Recently, we reported the story on Microsoft’s plan to release free, anti-virus software, speculating that it would be codenamed “Morro”, well, the day has come, Tuesday June 26, 2009. Mark it on your calendars and get out the party hats.
Contrary to our initial report though, the release name for the software will be ”Microsoft Security Essentials”, however it is still intended to completely replace the paid LiveOneCare service, and will be completely free, no strings attached. The software will only be released in beta form for now, so bugs are expected.
The software works like most traditional anti-virus programs; matching information on downloads and programs against signatures of known malaware. Microsoft claims it will be publishing virus signatures three times daily, and users can update their client through the Windows Update. Unfortunately it is unknown as to whether or not the program will be able to update definitions independently, meaning users may have to set Windows Update to update automatically, and consequently download other listed OS updates, if they wish to “set it and forget it”. Failing that, regular manual updates may be required if a user wants to weed out only the virus definitions.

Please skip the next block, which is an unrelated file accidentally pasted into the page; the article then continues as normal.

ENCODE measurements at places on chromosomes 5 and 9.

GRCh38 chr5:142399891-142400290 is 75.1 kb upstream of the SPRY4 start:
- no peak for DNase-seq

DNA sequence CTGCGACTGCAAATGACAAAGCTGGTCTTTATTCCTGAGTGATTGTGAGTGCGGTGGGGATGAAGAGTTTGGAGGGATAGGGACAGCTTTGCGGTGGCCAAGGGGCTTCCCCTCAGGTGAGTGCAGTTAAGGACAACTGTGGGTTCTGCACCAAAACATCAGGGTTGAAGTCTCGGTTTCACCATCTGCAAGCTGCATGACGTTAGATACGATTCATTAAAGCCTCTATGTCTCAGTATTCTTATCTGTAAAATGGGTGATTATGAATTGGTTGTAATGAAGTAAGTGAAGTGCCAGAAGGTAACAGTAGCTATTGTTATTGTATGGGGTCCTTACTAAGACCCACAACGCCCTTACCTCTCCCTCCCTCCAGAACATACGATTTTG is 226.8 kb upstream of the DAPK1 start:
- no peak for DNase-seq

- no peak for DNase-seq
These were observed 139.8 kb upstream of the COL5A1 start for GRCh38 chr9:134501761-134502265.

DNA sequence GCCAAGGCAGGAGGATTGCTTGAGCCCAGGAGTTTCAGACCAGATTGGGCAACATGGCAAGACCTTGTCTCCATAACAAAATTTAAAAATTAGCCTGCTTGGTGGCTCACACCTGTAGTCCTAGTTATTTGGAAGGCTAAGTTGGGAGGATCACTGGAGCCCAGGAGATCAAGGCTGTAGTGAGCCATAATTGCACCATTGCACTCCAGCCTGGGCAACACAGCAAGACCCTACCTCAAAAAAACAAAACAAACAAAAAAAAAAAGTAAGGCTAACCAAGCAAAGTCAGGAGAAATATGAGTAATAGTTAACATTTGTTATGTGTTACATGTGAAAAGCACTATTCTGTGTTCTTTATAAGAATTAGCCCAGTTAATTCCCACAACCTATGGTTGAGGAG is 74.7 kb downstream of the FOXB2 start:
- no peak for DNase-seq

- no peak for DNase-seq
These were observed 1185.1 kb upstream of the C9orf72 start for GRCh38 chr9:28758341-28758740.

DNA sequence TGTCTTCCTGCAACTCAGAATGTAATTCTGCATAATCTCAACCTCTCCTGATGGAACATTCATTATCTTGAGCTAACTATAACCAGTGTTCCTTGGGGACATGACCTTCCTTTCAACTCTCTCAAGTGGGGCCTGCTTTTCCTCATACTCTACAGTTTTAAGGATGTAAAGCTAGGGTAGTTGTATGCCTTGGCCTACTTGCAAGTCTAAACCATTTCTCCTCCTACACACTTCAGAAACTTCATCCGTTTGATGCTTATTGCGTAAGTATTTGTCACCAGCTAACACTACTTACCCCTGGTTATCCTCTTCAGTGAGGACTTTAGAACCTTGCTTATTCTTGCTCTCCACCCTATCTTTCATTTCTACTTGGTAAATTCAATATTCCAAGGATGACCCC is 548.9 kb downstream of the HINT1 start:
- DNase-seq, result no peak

Security Essentials is not intended to revolutionize or replace existing virus software on a users PC. “We’re targeting people who aren’t protected already” states Alan Packer, the manage of Microsoft’s anti-malware team. Their focus is on the unprotected, and those who are unhappy with their current bloated and resource hungry anti-virus. Security Essentials is lightweight, and attempts to reduce system usage by running when the PC is idle. It has also been tuned to conserve memory usage.
Update: June 23rd, 2009: MSE has been released on Beta and can be downloaded here